“Your only obligation in any lifetime is to be true to yourself.”
This is one of my favorite quotes, and a favorite author. I don’t agree with everything he says but I am unwavering in my belief that this quote sums up a concept we each must become intimately familiar with if we’re going to find happiness in life.
It may sound selfish at first, but I think that if we look more deeply, we’ll come to find it’s not selfish. It’s about being able to be ourselves, accepting who we are, celebrating it, and being accepted by others.Our world is filled with demands that run counter to allowing us to be ourselves. Just to list the ones that come to mind:
- Practicing a certain religion.
- Attending religious events.
- Dressing a certain way.
- NOT dressing a certain way.
- Maintaining a standard of living.
- Being a certain type of partner.
- Being straight.
- Not being straight.
- Being subservient to authority figures so we never question them.
- Behaving as an extrovert.
- Behaving as an introvert.
- Accepting social wrongs.
- Fighting against social wrongs.
- Having children.
- Getting married.
- Owning property.
- Putting your life on hold to take care of others.
- Listening only to music that people around you approve of.
- Having a certain career.
- Maintaining a certain income level.
- Having a certain type of car.
- Having career, family, money, etc to the point of “having it all.”
- Supporting certain political beliefs.
- (For Parents) Everything happens with children placed at the center of your life, your needs must never come first.
I’m sure everyone can come up with other things to add to the list.
It doesn’t really matter which item on the list we look at, or if we look at life in general. The reality most people will face at least once in their lives is that we are expected to subvert our “self” in ways that lead to losing a sense of self. This facet of society can be so damaging, even if none of the expectations placed on us are individually restrictive. It’s when the expectations start to shift us away from the course we know we’re meant for that it’s dangerous and we should recall the quote from Richard Bach.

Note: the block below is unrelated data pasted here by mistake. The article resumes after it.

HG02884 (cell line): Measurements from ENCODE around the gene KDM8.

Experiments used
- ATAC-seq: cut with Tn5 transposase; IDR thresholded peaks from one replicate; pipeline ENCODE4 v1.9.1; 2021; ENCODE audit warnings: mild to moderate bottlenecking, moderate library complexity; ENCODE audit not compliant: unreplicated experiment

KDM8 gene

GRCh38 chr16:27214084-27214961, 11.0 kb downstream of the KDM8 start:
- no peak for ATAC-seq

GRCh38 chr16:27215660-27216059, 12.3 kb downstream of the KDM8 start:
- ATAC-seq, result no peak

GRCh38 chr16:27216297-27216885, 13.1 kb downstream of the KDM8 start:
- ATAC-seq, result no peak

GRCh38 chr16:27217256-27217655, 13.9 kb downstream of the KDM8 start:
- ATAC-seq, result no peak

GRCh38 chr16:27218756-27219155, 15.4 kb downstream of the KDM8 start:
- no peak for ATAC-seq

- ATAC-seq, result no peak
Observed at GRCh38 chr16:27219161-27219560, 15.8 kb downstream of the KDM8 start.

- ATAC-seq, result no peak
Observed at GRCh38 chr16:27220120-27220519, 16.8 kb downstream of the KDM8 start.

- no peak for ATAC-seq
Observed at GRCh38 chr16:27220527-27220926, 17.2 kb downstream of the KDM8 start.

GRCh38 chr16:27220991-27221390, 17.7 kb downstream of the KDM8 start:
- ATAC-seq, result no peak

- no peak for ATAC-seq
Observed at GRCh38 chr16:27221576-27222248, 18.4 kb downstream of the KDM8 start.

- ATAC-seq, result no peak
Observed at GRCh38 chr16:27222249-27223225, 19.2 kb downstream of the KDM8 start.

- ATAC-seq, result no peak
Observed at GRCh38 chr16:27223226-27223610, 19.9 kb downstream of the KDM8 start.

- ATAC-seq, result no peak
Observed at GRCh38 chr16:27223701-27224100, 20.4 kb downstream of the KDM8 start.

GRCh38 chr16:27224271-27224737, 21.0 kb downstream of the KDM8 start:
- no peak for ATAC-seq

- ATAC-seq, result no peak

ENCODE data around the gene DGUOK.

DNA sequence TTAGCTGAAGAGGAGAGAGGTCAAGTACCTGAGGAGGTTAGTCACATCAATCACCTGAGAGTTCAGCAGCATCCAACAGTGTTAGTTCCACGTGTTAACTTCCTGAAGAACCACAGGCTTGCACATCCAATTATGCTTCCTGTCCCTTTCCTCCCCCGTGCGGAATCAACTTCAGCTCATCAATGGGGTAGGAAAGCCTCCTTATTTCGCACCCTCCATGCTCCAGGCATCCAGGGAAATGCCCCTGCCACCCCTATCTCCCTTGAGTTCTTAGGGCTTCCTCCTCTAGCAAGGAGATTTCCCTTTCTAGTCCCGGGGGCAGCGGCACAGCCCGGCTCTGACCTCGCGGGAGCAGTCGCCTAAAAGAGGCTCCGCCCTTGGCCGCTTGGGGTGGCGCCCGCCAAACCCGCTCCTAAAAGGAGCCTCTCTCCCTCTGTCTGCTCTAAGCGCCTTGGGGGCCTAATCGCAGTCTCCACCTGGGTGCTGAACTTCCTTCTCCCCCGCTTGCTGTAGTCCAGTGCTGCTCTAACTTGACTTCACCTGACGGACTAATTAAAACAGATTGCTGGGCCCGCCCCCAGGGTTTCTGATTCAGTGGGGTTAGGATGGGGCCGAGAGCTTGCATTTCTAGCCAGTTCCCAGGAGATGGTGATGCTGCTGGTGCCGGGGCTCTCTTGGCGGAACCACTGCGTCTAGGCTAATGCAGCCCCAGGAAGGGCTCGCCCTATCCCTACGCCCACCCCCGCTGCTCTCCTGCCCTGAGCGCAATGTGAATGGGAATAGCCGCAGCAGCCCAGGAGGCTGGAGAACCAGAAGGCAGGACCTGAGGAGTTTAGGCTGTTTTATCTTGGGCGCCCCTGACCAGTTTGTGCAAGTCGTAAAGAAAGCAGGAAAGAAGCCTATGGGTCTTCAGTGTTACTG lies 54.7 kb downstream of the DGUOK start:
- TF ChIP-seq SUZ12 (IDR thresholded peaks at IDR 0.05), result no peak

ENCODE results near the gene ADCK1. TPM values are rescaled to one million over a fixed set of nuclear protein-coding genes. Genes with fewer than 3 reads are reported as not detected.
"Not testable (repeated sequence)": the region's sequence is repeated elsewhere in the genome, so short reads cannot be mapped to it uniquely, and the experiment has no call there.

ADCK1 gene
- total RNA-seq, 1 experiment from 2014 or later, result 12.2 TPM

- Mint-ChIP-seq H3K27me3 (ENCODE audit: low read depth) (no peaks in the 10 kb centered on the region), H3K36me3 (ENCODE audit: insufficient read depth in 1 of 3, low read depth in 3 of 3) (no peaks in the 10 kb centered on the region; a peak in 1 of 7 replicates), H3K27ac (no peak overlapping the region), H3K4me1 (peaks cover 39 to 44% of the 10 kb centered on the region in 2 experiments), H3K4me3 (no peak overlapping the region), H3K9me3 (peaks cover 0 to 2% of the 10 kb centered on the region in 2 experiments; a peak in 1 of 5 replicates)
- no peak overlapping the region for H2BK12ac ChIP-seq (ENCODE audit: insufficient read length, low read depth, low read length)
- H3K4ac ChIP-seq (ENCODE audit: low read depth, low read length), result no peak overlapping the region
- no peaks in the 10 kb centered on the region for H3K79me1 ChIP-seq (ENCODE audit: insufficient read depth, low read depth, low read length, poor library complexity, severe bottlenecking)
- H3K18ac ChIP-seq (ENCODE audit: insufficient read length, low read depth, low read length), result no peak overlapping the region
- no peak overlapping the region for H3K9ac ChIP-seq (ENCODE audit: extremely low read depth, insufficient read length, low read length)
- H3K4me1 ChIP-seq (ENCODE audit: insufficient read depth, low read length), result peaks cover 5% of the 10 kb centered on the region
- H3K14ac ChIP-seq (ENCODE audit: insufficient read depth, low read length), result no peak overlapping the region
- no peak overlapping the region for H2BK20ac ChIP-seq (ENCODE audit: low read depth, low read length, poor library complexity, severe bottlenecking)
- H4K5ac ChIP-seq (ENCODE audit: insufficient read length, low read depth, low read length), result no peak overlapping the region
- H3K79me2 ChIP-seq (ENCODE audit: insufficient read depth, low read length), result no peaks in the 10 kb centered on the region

The expectation that children should be responsible for the care of their aging parents is not, in and of itself, a dangerous expectation. However, if the parents suddenly have an expectation that their child will come running to the exclusion of their child’s commitments to their career, dreams, family, etc, then we’re looking at a problem.
It’s hard not to lose sight of ourselves in a world that places so many expectations on us. I think it’s why we have a mid-life crisis, honestly. We’ve spent decades taking care of things everyone else wanted. We become doctors when we wanted to be accountants or artists. We have families when we wanted to remain single and travel the world. We get locked into these lives that are expected of us, and like a rubber band, there’s only so far we can stretch before we have to snap back to our original shape or be broken.
I recognized this reality years ago. I saw that living a certain way was going to leave me feeling unfulfilled and that the day would come when I would turn on it all in order to save myself. So, I started working on making changes before things got that far. Some things had to wait. I had children who I had a responsibility to, and I couldn’t just up and wander off without recognizing that, or harming them. But I could make changes for myself to set things up for the future.